DOF Question

Discussion in 'Beyond the Basics' started by Insp Gadget, Aug 23, 2009.

  1. Insp Gadget

    Insp Gadget TPF Noob!

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    I am looking for some lens info. My wife is looking for a "Portrait" lens. She does wedding photography and likes to blur the background. I assume a portrait lens would be in the 100mm size for our Nikon camera, however I'm not sure this lens will do what she wants.

    I am of the opinion that any lens (regardless of maximum aperture) will have the same amount of DOF as long as they are of the same focal length. I was always taught that DOF is caused by the light bending around the leaves of the aperture as you stop down, so would a 100mm 2.0 have the same DOF as a 18-105 4.5, as long as both are open to the maximum?

    Hope you can shed some light on this for us!
     
  2. gryphonslair99

    gryphonslair99 Been spending a lot of time on here!

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    Generally yes, however there are more factors to good Bokeh, that blured back ground, than just the DOF. Any Canon shooter knows that the 50mm f1.8 has ok Bokeh, the 50mm f1.4 has better because of the number of aperture blades used in the f1.4 version.

    Here is a good site to review lenses and hear what other have to say about them.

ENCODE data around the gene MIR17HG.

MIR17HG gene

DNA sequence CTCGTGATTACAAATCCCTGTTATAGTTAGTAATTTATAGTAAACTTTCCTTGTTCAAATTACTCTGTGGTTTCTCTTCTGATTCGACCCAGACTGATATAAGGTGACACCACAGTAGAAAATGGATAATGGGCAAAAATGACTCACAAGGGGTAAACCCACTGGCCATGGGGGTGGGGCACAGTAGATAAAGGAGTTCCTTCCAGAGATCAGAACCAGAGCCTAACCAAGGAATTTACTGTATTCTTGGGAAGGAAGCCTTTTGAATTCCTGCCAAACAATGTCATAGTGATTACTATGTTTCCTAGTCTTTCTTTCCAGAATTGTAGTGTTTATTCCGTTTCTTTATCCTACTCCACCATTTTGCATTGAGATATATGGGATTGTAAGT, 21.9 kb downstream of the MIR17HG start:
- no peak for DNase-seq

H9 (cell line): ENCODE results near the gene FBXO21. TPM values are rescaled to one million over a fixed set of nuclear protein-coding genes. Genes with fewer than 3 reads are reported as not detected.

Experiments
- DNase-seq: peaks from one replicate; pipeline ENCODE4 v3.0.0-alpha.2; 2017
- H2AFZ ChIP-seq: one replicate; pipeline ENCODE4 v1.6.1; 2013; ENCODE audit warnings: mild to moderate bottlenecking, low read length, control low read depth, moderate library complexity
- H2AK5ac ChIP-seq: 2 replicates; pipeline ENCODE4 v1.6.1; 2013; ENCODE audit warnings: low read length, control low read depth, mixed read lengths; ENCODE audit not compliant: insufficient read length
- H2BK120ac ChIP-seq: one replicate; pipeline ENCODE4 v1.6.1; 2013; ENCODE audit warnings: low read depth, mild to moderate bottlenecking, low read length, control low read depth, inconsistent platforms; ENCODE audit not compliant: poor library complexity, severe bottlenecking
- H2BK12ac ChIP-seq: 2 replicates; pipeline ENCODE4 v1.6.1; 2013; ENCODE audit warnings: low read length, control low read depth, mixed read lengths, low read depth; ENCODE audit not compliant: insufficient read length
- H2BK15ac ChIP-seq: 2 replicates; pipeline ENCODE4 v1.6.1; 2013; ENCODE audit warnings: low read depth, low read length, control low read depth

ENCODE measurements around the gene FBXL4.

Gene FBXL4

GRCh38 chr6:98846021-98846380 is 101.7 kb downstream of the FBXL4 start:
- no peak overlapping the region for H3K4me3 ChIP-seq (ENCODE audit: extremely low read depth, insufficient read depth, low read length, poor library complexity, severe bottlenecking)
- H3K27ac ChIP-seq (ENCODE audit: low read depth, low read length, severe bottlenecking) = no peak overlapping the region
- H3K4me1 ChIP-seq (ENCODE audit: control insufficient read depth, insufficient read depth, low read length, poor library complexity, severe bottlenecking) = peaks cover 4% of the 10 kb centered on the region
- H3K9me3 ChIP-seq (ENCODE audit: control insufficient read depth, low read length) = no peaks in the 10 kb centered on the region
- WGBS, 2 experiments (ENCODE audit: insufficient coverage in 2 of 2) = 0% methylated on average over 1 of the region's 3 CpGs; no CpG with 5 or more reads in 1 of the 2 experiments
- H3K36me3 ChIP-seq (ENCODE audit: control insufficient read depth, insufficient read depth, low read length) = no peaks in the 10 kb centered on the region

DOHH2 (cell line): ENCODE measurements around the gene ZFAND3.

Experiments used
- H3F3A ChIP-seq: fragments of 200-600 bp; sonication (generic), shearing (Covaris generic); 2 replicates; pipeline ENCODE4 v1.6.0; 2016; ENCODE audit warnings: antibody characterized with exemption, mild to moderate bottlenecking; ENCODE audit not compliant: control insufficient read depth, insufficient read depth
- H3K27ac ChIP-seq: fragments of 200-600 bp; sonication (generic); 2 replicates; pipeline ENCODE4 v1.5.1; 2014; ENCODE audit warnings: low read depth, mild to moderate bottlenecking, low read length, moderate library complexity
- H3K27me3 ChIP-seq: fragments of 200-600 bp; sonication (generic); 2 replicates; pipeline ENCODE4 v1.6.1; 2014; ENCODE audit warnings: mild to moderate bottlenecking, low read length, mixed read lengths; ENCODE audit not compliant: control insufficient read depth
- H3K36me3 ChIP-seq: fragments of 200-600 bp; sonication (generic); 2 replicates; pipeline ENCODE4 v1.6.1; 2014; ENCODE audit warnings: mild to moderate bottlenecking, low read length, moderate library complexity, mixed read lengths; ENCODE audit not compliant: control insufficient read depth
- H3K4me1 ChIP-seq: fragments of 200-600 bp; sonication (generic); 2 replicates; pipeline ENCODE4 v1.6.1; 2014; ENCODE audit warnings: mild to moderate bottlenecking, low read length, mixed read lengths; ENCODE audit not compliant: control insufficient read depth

3. Dwig

    Dwig TPF Noob!

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    however I'm not sure this lens will do what she wants.

    What the right focal length is depends on your definition of proper framing for a portrait. Its shooting distance that's important for getting the right perspective, not focal length directly. You need to shoot portraits from at least 6ft and possibly as far as 12'. You choose the focal length that gives you the desired framing at that distanct. The right lens for a full length portrait would be quite different from the right lens for a tight head & sholders or face-only shot.

    NO! The zoom set to 100mm would yield the same DOF as the 100mm f/2 if, and only if, they were both set to the same aperture. If set to maximum on each lens, the 100mm f/2.0, set to f/2, would deliver much less DOF than the zoom at 100mm and f/4.5.

    There is an aspect of the out of focus portion of the image that is refered to as "bokeh". This term is, unfortunately, very misused on this forum. Most recent posts that I've encountered have used it incorrectly. Reading some of these can lead to some false impressions on DOF when "bokeh" is confusted with DOF in general.

    Bokeh, used properly, refers to the qualityof the out of focus portion of the image, not to the quantity or degree of blur. There are a number of optical factors that contribute to a lens having either good or bad bokeh. One is the shape of the aperture (aperture means "hole") created by the iris blades. In general the rounder the shape the better the bokeh. Almost all lenses open the iris blades all the way at maximum aperture leaving a true circular aperture and often the best bokeh (quality of blur, not quantity of blur) that the lens will deliver. Still, there are other very complicated to describe optical characteristics that can heavily influence bokeh.
     
  4. Insp Gadget

    Insp Gadget TPF Noob!

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    I'm not sure I understand. I thought DOF is determined by the light bending around the aperture blades, the more the blades cover the lens opening, the more the light has to bend and creates an area with more DOF.